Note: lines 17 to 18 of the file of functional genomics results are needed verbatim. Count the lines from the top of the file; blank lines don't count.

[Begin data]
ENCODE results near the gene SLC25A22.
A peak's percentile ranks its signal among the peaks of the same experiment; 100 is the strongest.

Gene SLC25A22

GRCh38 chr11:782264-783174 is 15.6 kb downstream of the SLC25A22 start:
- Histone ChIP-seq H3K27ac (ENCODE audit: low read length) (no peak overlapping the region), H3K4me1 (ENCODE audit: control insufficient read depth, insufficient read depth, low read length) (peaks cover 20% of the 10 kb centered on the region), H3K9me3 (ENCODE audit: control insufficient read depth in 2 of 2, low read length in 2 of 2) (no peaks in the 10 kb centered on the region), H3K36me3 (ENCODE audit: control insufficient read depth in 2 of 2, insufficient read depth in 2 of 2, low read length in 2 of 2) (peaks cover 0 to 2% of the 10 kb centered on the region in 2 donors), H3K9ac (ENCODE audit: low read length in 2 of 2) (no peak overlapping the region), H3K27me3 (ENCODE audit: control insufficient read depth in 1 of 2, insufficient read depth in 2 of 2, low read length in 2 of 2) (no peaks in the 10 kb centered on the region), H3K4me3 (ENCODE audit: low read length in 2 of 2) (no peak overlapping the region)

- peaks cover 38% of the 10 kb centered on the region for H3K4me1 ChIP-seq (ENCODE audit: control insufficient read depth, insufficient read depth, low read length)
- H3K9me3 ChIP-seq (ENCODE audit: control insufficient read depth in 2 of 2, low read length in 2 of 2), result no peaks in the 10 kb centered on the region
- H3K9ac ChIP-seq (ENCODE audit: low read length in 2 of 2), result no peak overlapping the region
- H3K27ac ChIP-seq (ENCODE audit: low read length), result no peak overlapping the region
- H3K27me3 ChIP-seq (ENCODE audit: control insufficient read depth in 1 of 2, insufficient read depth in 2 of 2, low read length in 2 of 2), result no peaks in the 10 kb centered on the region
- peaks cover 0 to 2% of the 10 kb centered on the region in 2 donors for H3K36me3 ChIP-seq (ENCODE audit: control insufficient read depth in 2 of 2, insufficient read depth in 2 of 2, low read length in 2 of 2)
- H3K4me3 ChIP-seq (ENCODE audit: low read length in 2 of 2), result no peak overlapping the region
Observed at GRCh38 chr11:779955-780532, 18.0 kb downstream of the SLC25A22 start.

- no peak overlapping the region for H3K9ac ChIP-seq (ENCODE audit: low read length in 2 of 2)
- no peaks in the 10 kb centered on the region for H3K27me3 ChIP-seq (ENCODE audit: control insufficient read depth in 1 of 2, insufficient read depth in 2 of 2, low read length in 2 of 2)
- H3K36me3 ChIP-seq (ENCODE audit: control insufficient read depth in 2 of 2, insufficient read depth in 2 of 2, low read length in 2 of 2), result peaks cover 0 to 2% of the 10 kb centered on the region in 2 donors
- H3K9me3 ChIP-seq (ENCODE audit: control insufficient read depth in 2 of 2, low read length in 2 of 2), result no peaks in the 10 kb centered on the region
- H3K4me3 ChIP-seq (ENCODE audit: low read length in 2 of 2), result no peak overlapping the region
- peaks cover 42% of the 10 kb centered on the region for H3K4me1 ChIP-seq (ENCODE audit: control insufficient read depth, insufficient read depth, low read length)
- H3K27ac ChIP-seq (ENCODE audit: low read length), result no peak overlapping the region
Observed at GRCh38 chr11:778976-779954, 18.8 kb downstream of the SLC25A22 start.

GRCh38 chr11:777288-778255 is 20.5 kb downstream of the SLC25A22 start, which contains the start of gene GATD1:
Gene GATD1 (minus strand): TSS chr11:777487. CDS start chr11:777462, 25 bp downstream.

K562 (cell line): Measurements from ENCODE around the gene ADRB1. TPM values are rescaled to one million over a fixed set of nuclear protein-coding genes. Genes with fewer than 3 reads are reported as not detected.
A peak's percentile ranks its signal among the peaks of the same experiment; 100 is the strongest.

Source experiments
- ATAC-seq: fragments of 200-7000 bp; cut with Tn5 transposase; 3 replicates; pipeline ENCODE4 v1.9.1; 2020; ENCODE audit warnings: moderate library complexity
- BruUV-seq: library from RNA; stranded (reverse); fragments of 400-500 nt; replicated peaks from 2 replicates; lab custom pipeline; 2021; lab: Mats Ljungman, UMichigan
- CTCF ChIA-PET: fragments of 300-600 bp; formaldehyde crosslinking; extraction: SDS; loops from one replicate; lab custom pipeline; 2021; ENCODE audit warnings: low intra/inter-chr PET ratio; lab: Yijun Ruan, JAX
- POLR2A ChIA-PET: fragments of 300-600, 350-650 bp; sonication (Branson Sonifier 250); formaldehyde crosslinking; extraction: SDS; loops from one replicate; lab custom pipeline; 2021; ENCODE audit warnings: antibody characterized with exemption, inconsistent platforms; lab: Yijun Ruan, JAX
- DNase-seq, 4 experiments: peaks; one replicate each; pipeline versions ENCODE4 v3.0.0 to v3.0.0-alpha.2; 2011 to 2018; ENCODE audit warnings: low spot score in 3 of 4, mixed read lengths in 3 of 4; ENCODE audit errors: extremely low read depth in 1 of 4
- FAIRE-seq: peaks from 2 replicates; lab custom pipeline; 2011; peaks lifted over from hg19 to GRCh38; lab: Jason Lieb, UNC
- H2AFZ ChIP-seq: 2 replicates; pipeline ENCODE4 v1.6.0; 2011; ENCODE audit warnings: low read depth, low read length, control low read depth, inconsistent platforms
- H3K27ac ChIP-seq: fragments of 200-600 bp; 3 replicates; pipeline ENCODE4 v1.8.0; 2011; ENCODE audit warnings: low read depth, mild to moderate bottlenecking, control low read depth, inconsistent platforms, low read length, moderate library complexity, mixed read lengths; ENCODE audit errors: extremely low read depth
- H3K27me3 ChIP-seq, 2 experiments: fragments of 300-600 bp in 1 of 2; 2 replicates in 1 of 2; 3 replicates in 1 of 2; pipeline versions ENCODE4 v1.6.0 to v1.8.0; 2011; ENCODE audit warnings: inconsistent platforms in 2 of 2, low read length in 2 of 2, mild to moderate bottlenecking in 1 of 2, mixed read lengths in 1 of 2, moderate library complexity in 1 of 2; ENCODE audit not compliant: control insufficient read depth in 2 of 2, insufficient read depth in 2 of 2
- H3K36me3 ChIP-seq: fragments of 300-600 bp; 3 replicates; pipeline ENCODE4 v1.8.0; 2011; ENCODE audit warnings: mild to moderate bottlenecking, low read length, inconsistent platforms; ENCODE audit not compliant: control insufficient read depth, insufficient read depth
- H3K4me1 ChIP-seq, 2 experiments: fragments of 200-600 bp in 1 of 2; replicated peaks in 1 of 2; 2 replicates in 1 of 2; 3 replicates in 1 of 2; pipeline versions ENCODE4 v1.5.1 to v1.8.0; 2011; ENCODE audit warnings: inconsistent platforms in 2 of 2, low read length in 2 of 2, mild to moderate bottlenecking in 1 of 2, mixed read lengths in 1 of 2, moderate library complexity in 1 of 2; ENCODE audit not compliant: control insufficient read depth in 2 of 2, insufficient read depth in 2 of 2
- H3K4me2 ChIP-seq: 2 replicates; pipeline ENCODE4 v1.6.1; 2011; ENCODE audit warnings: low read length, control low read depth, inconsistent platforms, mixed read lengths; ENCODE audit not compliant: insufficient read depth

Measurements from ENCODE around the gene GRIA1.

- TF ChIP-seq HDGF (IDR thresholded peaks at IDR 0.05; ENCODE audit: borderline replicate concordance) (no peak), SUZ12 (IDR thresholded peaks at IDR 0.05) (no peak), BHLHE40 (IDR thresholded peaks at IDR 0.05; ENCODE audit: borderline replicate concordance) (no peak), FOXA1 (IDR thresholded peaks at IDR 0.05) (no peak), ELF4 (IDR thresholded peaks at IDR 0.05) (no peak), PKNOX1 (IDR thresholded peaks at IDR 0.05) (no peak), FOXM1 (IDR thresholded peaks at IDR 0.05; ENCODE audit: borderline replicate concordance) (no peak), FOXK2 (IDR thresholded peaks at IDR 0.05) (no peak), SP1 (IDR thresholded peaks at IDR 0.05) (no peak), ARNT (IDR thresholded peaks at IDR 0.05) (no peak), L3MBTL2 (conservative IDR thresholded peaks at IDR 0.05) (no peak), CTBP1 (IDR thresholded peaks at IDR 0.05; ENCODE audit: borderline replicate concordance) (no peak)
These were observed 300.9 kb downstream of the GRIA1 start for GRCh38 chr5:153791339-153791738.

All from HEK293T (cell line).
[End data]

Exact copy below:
- H3K9me3 ChIP-seq (ENCODE audit: control insufficient read depth in 2 of 2, low read length in 2 of 2), result no peaks in the 10 kb centered on the region
- H3K4me3 ChIP-seq (ENCODE audit: low read length in 2 of 2), result no peak overlapping the region